Figure 4.

Variation in strength of evidence of a bottleneck with distance from Africa by individual population. Populations are coded: open circles, Africa; grey squares, Middle East; grey diamonds, Europe; black triangles, Central Southern Asia; open squares, East Asia; black circles, Oceania; grey triangles, America. The response variable is the transformed t-value, higher values indicating stronger evidence of a bottleneck. Error bars are ± 1 s.e.m.

In the GLM analysis, motif, fitted as a factor with four levels, is individually the most significant term. Motif type acts to modulate mean t, t increasing in the order GATA, ATT to AC, with the ‘others’ class, which are predominantly tetranucleotides, appearing most similar to the GATA class. This effect cannot be owing to differences in mean heterozygosity among motifs because heterozygosity is held constant as a separate predictor variable. Instead, it suggests different levels of homoplasy for any given level of heterozygosity, with dinucleotide motifs having the least homoplasy and tetranucleotides the most. Finally, the GLM indicates a significant impact of log modern population size.

4. Discussion

Many studies of human demographic history have concluded that human genetic diversity eroded as we colonized the world from Africa (Harpending & Rogers 2000; Prugnolle et al. 2005; Ramachandran et al. 2005; Li et al. 2008), but very few have attempted to quantify where diversity was lost. The most direct attempt (Hellenthal et al. 2008) identifies two putative bottlenecks, one around Africa and one around the Bering land bridge (Fagundes et al. 2008), based on step changes in diversity. However, without a correction for population sampling density, this approach tends to identify bottlenecks wherever the coverage of populations is low, owing to an overall pattern of isolation by distance. This method might also be misleading where levels of gene flow vary markedly across the globe. Similarly, analysis of microsatellite data reveals a pattern of steady loss that increases with distance from the Bering Strait, but this analysis does not test explicitly for a bottleneck (Wang et al. 2007). Elsewhere, focus on specific hypotheses such as the peopling of the Americas (Hey 2005) have suggested bottlenecks but at the expense of revealing more global patterns.

Our approach appears novel in that it assesses the evidence for a bottleneck in each population separately, thereby bypassing the need to assume, for example, a uniform pattern of isolation by distance. In this way, regions with few population samples will contain fewer data, but will not tend to give the impression of bottlenecks simply owing to the larger differences in diversity between adjacent populations. By fitting a flexible GLM to the data, some degree of interpolation is possible, while smoothed splines and individual population values reveal more detailed variation. Our results provide strong support for previous conclusions that human demographic history has featured two different bottlenecks, one close to Africa and one at around 19 000 km away, broadly coincident with the Bering land bridge where humans crossed from Asia into the Americas (Hey 2005; Wang et al. 2007). These coincide with the most probable regions where bottlenecks might be expected to have occurred: one as a subset of a larger population moved out of Africa and the other as a further subset of people braved the harsh Arctic terrain to cross a soon-to-be lost land bridge. Unfortunately, the absence of samples from Australia in this dataset means that this part of the expansion could not be examined, even though this population was colonized early (Hudjashov et al. 2007), and was isolated by loss of a second land bridge.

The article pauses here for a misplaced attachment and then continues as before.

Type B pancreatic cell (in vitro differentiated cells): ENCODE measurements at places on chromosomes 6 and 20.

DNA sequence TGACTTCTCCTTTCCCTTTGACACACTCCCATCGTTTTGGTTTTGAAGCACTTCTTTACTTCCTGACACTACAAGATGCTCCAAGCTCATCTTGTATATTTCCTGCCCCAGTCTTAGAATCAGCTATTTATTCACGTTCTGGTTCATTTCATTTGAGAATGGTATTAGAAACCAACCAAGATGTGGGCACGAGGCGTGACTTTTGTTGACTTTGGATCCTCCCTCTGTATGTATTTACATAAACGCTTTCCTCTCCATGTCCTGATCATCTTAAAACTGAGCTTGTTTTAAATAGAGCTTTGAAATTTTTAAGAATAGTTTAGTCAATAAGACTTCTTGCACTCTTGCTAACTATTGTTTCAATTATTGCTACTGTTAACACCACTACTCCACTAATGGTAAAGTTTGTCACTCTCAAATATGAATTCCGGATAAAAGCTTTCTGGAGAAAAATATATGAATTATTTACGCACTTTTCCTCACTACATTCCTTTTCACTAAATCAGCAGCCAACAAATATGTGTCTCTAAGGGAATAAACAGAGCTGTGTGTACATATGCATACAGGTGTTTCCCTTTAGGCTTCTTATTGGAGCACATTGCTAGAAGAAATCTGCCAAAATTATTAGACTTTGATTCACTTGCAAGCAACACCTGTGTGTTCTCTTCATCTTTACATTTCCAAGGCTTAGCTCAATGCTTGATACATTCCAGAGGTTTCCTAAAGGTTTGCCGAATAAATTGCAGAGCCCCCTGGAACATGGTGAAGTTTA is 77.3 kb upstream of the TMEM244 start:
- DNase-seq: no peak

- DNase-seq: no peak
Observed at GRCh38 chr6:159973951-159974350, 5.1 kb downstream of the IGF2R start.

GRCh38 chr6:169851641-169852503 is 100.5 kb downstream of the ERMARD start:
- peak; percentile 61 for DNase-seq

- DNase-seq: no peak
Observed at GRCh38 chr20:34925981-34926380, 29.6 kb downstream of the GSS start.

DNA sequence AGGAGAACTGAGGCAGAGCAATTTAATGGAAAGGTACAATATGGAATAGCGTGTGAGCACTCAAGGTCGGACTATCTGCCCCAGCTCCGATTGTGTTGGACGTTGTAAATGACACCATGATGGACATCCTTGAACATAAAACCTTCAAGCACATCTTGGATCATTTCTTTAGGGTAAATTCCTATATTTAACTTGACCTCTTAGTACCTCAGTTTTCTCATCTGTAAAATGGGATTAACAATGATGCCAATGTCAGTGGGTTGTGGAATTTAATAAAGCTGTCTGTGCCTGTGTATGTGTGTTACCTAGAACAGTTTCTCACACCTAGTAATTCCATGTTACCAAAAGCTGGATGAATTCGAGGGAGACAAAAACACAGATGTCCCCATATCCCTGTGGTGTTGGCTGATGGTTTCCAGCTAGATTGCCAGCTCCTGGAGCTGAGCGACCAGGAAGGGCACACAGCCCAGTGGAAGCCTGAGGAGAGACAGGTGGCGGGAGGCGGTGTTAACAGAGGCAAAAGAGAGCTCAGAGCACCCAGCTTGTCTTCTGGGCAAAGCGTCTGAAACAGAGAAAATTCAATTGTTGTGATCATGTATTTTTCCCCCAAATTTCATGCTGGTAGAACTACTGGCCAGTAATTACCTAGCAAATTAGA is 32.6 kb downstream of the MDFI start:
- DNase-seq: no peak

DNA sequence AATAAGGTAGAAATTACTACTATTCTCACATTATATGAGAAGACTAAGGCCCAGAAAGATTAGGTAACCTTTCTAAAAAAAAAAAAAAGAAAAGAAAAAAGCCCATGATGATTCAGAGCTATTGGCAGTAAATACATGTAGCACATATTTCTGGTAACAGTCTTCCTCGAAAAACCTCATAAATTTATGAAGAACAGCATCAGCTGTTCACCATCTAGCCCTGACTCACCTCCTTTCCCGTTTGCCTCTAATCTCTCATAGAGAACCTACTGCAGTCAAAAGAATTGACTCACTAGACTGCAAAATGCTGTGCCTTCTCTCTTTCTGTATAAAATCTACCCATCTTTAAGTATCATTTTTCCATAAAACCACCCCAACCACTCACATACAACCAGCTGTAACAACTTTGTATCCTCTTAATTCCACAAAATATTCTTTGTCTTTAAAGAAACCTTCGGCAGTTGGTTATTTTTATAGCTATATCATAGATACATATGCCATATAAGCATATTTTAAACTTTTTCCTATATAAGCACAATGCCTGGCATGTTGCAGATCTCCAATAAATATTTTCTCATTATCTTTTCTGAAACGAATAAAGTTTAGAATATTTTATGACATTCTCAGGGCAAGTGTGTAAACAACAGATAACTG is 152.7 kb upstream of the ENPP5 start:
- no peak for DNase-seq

Several factors exert a strong influence over the strength of the bottleneck signal. First, mean t varies with the mutation model on which the predicted relationship between allele number and heterozygosity is based. The key determinant seems to be the level of homoplasy, with the strict SMM having the most homoplasy and the IAM the least. Greater homoplasy reduces the heterozygosity per allele, making bottlenecks harder to detect. Consequently, the strongest signal is seen using the IAM, even though this model is unrealistic for real microsatellites (Di Rienzo et al. 1994; Xu et al. 2000). However, while the significance values for the different mutation models differ in their means, they remain highly correlated, indicating that rank significance does not depend on which model is selected. Since we are primarily interested in the relative strength of signal between populations, the choice of mutation model is therefore not critical.